Of all the various issues boards deal with, one of the issues that comes up time and again are meeting minutes. What are they? What should be in them? Incorrectly kept minutes can get a board in trouble. They can invalidate proper board actions, lead to claims for defamation or support claims for breach of fiduciary duty. So how should minutes be taken? What should go into the minutes and what should you leave out? First of all, it is important to understand the purpose of meeting minutes. Minutes are meant to be an outline of what happened in a meeting. They serve to ensure that the decisions and actions resulting from a meeting are not lost or forgotten. They should include not only reference to motions that passed, but also to motions that were proposed even if they were not ultimately adopted by the board. Once you understand that minutes serve as a record of ACTION taken, it should become clear that minutes are not a verbatim transcript of what was said in a meeting. Minutes should be as concise as possible. What the board did should be included, such as it reviewed a report and then made a decision, but not the discussion that or debate that led to the decision. Keep in mind that the minutes can often be used as a tool against the board and association in litigation. Keep the minutes short and to the point. What should you include in the minutes? As minutes should include what was done at the meeting, not what was said, record the details of what action was taken. Remember...

“YAY! I’m on the Board!” or, “OMG, What Did I Get Myself Into?”

Boards serve a necessary function in any corporation, and especially within a homeowners association. It would be impossible for an association to function without one. In an association, the buck ultimately stops with the board. The board is elected by the members of the association to accomplish the tasks required of an association by the governing documents. Volunteer board members are accountable to the association itself, as well as to the owners within the community. While the board can, and should, rely on opinions of experts and information presented by committees, decisions affecting the community are the ultimate responsibility of the board, and the board members will be held accountable for these decisions. While the position is voluntary, board members should take their fiduciary responsibility to the association and its members seriously. Despite the important role the board plays in the association, board members must keep in mind that they have been elected by the members of the association to conduct the business and affairs of the association. Board members should not become power hungry or otherwise harass owners. Likewise, owners must respect the authority of the board to conduct the association’s business and enforce its documents. Board members must remember that the owners must be kept informed of the board’s activities and make sure that proper communication with the other owners is maintained. In deciding what to communicate to members, board members should consider what they would like to know and how they would like to be treated as a non-board member owner, and strive to act in that manner as a board member. Fiduciary Duty & Business Judgment Rule...

Running an Effective Board Meeting

A challenging aspect of community association board meetings is how to actually conduct the meeting. Generally speaking, there is little statutory guidance or document-specific provisions explaining how a board should run a meeting. As a result some boards struggle with this aspect of association management, either not meeting frequently enough, or allowing too much discussion (by both board members and homeowners) so that a meeting, convened to allow the board to conduct the business of the association, effectively turns into a town hall meeting which lasts far too long into the evening. So what can a board do to conduct meetings in an efficient manner that allows all the appropriate discussion to take place and allow the board to consider its work in an orderly fashion? The first step in effectively running a board meeting is to adopt and utilize procedures that assist the board to efficiently run and control its meeting. A board meeting which is organized will run smoothly and conduct the business of the association and yet effectively communicate the position of the association on various matters to the membership. Here are some tips and suggestions to make board meetings run more smoothly and efficiently: Prepare and Stick to an Agenda Planning and conducting an effective board meeting starts with a good meeting agenda. The agenda is the “road map” of the meeting and is a useful and powerful tool to keep both board members and homeowners on topic and in control. In fact, the agenda must be part of the notice of a meeting which is given to the members. A good agenda will facilitate...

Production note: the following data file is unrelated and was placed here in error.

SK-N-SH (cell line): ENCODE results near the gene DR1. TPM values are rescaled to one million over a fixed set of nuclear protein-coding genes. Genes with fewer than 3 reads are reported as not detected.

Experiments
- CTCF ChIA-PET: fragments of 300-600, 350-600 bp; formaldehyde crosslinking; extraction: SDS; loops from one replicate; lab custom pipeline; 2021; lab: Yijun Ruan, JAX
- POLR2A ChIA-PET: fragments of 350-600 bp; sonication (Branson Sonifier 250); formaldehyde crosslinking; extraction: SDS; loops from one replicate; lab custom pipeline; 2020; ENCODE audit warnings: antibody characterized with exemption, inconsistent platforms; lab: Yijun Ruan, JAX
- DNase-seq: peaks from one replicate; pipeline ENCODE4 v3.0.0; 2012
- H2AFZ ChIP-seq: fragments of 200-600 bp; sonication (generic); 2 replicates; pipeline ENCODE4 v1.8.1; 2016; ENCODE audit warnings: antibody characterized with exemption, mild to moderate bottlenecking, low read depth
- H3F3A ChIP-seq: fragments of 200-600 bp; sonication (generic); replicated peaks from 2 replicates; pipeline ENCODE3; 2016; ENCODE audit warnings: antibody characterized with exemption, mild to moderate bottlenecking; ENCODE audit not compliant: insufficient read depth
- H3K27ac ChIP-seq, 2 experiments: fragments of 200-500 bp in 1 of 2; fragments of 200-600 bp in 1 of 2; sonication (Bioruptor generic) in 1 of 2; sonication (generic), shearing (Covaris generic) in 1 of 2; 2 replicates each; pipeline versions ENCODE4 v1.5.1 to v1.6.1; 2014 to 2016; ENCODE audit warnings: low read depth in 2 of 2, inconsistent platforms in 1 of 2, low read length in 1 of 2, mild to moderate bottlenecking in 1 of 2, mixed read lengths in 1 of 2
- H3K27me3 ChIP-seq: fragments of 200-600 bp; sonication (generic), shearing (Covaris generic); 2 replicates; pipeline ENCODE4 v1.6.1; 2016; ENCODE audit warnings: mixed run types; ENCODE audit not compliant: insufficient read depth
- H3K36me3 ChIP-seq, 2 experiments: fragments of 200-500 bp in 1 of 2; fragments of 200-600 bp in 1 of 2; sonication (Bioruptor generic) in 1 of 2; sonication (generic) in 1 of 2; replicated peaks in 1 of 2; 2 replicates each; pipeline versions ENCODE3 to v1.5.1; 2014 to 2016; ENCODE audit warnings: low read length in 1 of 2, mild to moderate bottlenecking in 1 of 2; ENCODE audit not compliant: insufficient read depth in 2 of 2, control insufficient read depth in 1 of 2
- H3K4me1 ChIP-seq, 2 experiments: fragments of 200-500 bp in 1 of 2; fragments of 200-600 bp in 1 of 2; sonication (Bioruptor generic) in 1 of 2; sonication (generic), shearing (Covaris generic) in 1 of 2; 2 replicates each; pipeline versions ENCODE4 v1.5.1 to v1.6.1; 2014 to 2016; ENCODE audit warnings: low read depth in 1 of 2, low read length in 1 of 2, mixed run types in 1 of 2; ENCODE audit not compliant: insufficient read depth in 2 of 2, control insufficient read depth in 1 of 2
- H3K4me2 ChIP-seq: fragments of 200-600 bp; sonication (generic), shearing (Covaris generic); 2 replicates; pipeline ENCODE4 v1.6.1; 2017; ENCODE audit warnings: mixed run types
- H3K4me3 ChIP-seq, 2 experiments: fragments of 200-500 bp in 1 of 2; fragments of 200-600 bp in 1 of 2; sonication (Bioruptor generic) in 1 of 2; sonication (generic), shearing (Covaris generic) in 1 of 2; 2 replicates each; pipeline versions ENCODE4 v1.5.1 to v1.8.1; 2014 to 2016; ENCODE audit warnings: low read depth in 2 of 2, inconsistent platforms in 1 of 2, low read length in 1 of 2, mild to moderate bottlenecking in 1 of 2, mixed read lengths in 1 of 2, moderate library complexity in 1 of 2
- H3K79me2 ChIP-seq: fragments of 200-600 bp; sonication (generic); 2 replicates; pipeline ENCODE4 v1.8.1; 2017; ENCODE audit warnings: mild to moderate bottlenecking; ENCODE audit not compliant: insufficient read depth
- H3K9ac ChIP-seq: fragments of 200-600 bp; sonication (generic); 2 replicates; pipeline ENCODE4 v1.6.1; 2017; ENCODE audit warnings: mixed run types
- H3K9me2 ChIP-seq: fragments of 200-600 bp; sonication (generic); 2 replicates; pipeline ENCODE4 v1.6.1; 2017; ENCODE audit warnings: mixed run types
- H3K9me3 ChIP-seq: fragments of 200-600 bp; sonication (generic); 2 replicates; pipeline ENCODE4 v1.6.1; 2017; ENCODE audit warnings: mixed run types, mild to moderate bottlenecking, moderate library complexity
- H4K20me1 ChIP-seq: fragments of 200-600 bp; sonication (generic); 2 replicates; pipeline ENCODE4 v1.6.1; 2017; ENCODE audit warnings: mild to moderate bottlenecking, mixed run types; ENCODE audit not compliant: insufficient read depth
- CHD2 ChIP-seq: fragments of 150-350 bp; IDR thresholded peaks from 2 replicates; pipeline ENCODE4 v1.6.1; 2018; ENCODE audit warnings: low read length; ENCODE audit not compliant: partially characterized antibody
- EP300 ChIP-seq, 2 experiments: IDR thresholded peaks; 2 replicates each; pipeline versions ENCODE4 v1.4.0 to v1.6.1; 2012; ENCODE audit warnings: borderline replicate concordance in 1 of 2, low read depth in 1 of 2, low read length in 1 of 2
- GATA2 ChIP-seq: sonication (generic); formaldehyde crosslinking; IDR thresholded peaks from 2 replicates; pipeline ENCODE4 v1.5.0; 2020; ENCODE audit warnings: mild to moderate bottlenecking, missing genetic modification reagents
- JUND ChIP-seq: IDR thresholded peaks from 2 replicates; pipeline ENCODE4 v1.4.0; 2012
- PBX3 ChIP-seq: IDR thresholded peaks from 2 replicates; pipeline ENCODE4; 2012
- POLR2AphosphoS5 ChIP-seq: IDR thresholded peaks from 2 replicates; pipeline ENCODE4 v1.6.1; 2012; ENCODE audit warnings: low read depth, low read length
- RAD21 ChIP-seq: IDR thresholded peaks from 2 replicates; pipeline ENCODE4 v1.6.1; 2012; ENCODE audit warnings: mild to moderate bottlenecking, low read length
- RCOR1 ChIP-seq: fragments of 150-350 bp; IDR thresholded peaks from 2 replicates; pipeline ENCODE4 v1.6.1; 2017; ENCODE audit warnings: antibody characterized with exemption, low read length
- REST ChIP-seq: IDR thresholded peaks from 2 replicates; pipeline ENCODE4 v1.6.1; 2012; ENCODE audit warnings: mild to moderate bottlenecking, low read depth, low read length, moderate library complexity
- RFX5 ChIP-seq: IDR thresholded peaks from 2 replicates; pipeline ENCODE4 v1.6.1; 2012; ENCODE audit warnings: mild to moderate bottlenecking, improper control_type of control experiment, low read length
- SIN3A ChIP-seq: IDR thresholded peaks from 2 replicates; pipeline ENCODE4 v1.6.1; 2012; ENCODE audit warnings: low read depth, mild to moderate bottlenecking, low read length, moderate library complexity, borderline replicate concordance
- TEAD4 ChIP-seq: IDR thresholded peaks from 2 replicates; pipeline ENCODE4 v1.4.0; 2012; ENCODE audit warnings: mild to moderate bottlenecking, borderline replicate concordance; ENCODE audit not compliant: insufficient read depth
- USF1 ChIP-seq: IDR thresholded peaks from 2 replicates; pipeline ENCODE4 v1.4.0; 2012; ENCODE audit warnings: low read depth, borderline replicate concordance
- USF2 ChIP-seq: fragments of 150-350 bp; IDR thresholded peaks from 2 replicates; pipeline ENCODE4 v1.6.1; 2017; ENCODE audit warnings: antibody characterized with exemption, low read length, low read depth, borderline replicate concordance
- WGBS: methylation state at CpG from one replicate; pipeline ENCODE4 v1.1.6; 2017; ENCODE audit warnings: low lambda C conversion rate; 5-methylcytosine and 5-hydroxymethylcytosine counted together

Protecting a Board Member’s Emails

Imagine this scenario: a person volunteers their time, and spends countless hours working for the betterment of their community. Many of these hours are late at night or on weekends. They and their fellow Board members exchange countless emails at all hours of the day. The emails are often sent from their work or personal computers or phones. One of the many decisions made by the Board is challenged by a member of the Association who files a lawsuit. In seeking to examine what discussion the Board members had with management or other Board members on the issue, the member’s attorney requests that the Association produce all correspondence related to the issue, and issues a subpoena to each Director requesting they produce all Association related emails. The Director has been using their personal email for Board business, or worse, their work email, in which case the subpoena went to their employer, who is now asking why the Board member was using their work email for personal matters. The employer is concerned that complying with the subpoena will expose private, trade secret information to outsiders, and they are not happy, to say the least. Not to mention the fact that use of a work email address for personal communication, such as Board business, will often violate the employer’s email policy and expose the Board member to potential discipline from the employer. The employer is also faced with having to decide between spending thousands of dollars to have the employer’s attorneys review the emails to identify the relevant emails to produce and redact any information not relevant to the subpoena, or to...